Kaffir lime (kaf-feer lim)
What it means
A native of Southeast Asia, the kaffir lime is a shiny, bumpy-skinned, ping-pong ball-sized citrus fruit. Although the lime is relatively dry, its fragrant skin and aromatic leaves contribute to the distinctive tang of Thai cooking.
Lately, controversy has erupted over the word "kaffir." According to a recent story in The Vancouver Sun about grassroots efforts to do away with the term, "the k-word is akin to the n-word in South Africa and some other African countries." Although the Arabic word first meant non-Muslim - University of California researcher David Karp believes Indian Muslims assigned the name "kaffir" to the fruits to indicate they originated in Thailand or Sri Lanka - it ultimately acquired derogatory connotations.
"Hate speech doesn't belong in the produce department," a spokeswoman for Seattle's PCC Natural Markets grocery chain last month told the Seattle Times, explaining why the ingredient is now listed as lime leaves in online recipes and on display signs.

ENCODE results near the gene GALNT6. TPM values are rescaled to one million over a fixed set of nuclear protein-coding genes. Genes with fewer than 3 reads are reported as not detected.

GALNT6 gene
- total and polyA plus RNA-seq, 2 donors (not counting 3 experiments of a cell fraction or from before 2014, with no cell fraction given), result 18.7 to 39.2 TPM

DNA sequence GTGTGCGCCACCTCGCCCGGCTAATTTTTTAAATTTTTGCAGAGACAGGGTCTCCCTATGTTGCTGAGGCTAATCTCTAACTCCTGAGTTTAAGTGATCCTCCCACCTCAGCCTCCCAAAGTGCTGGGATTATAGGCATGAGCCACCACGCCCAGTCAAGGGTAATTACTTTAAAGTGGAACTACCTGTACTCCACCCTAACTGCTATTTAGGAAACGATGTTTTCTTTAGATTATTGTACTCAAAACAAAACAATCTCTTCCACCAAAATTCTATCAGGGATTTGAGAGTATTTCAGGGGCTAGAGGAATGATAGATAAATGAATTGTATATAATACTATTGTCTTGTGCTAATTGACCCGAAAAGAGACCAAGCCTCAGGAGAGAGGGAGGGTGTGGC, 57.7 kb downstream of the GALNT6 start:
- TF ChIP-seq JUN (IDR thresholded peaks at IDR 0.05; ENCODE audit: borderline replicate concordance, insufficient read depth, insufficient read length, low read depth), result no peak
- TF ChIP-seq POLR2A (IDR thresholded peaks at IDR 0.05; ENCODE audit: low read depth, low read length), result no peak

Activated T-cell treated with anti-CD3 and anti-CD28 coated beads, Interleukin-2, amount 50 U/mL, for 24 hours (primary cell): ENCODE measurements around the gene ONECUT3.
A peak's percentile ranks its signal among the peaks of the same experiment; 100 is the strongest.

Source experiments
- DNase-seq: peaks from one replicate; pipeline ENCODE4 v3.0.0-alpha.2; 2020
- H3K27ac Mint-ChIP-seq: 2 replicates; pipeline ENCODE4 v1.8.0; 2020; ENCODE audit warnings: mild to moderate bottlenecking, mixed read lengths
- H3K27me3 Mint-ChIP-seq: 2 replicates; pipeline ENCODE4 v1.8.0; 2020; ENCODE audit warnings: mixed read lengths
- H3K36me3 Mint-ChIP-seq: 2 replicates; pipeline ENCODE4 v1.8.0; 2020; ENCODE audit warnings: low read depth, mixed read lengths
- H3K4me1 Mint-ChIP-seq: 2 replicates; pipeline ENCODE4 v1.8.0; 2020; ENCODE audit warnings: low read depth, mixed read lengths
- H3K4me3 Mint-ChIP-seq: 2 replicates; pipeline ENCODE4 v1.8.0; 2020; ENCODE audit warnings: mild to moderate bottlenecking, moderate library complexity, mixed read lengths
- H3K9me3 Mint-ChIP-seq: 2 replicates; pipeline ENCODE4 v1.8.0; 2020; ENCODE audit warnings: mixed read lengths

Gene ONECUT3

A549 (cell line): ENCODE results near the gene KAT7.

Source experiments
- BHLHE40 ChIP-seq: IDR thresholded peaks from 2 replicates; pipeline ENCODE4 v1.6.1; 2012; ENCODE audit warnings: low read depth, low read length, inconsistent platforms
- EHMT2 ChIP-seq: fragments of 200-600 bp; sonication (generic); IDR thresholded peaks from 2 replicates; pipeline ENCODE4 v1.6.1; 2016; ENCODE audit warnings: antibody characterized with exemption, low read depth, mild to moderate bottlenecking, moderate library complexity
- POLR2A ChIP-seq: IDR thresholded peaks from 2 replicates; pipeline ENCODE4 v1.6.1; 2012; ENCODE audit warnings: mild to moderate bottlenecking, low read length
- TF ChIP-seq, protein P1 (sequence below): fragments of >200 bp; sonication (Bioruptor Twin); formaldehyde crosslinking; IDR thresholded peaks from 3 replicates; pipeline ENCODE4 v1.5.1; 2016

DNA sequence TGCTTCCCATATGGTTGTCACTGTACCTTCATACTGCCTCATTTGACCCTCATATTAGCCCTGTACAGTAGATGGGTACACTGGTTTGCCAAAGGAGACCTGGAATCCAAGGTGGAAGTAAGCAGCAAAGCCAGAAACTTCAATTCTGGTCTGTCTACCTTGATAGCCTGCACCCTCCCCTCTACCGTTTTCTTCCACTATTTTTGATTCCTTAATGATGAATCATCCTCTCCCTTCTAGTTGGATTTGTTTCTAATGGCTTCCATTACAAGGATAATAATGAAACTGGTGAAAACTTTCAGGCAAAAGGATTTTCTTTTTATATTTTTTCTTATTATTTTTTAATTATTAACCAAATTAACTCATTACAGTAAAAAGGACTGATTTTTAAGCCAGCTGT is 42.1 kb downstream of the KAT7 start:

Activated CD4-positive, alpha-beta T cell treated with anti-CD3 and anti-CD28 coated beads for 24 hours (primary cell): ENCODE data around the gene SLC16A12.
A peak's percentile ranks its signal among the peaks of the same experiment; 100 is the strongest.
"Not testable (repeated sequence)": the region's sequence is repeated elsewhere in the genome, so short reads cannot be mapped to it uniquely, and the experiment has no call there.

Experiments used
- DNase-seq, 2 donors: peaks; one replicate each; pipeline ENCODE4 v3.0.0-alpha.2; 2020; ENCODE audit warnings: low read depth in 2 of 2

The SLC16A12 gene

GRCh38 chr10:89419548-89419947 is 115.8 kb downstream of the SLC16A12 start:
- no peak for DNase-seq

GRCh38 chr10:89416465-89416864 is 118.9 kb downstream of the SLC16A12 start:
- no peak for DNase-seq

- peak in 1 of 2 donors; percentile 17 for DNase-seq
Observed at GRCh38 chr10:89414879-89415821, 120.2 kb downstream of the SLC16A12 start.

Fortunately, kaffir limes go by many names: The fruit is also known as jeruk purut, leech lime, magrood and makrut.
Where we saw it
McCrady's (Snapper, summer squash, baby leek, kaffir lime and tarragon, listed on $65 four-course tasting menu.)
Where else you can try it
In traditional Thai fashion, Basil uses kaffir lime leaves to flavors its hot and sour soup. The citrus fruit has also popped up at Circa 1886, where this spring it joined with rum in a gastrique applied to duck breast, and at Kiawah's Cherrywood BBQ & Ale House, which sauces its fried shrimp cakes with a blueberry and kaffir lime barbecue sauce.
Where to buy it
Harris Teeter occasionally stocks jarred kaffir lime leaves, but the fresh fruit can be difficult to source if you don't have a kaffir lime tree in your backyard. Dwarf trees sell for about $40 online.